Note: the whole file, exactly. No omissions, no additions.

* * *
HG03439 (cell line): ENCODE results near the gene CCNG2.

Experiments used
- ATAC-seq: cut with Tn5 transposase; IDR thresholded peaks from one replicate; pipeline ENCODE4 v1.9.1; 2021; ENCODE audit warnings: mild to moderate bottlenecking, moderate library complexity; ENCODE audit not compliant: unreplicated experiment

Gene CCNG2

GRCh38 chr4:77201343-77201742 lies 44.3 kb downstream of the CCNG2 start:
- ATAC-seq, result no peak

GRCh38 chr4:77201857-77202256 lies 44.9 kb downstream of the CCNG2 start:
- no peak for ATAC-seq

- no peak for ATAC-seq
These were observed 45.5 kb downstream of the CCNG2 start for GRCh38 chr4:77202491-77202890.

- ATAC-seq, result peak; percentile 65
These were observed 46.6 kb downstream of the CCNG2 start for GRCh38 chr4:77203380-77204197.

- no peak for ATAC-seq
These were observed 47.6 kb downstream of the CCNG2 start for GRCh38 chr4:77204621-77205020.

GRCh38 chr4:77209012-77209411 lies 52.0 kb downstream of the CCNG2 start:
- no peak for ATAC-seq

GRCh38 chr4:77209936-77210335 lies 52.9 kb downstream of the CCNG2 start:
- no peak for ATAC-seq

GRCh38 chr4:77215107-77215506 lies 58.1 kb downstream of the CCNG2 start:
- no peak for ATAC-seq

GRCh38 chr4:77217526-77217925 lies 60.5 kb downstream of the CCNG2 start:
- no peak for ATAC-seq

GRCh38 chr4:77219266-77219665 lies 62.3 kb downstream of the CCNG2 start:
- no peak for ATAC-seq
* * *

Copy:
HG03439 (cell line): ENCODE results near the gene CCNG2.

Experiments used
- ATAC-seq: cut with Tn5 transposase; IDR thresholded peaks from one replicate; pipeline ENCODE4 v1.9.1; 2021; ENCODE audit warnings: mild to moderate bottlenecking, moderate library complexity; ENCODE audit not compliant: unreplicated experiment

Gene CCNG2

GRCh38 chr4:77201343-77201742 lies 44.3 kb downstream of the CCNG2 start:
- ATAC-seq, result no peak

GRCh38 chr4:77201857-77202256 lies 44.9 kb downstream of the CCNG2 start:
- no peak for ATAC-seq

- no peak for ATAC-seq
These were observed 45.5 kb downstream of the CCNG2 start for GRCh38 chr4:77202491-77202890.

- ATAC-seq, result peak; percentile 65
These were observed 46.6 kb downstream of the CCNG2 start for GRCh38 chr4:77203380-77204197.

- no peak for ATAC-seq
These were observed 47.6 kb downstream of the CCNG2 start for GRCh38 chr4:77204621-77205020.

GRCh38 chr4:77209012-77209411 lies 52.0 kb downstream of the CCNG2 start:
- no peak for ATAC-seq

GRCh38 chr4:77209936-77210335 lies 52.9 kb downstream of the CCNG2 start:
- no peak for ATAC-seq

GRCh38 chr4:77215107-77215506 lies 58.1 kb downstream of the CCNG2 start:
- no peak for ATAC-seq

GRCh38 chr4:77217526-77217925 lies 60.5 kb downstream of the CCNG2 start:
- no peak for ATAC-seq

GRCh38 chr4:77219266-77219665 lies 62.3 kb downstream of the CCNG2 start:
- no peak for ATAC-seq